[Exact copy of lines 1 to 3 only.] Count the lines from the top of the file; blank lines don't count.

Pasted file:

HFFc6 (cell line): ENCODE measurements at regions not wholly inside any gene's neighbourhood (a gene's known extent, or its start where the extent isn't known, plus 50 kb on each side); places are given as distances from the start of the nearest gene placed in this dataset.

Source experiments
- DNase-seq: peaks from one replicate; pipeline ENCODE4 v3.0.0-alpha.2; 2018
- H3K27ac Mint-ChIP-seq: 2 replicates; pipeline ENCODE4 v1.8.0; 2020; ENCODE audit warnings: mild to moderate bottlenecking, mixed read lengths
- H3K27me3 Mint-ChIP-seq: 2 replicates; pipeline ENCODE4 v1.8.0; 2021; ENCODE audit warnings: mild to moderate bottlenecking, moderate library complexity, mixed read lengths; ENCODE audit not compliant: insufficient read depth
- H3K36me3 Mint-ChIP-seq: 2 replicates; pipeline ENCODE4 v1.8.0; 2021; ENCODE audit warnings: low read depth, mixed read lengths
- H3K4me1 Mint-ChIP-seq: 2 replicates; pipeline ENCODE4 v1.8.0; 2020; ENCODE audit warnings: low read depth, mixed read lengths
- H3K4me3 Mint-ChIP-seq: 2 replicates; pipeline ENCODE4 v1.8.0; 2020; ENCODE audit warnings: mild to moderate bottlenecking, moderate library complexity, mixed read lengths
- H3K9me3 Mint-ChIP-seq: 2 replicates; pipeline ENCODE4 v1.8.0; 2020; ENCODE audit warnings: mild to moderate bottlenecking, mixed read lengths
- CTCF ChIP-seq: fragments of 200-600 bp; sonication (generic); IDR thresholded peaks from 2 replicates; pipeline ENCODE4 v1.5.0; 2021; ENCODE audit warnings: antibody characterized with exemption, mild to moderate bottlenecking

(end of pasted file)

HFFc6 (cell line): ENCODE measurements at regions not wholly inside any gene's neighbourhood (a gene's known extent, or its start where the extent isn't known, plus 50 kb on each side); places are given as distances from the start of the nearest gene placed in this dataset.

Source experiments
- DNase-seq: peaks from one replicate; pipeline ENCODE4 v3.0.0-alpha.2; 2018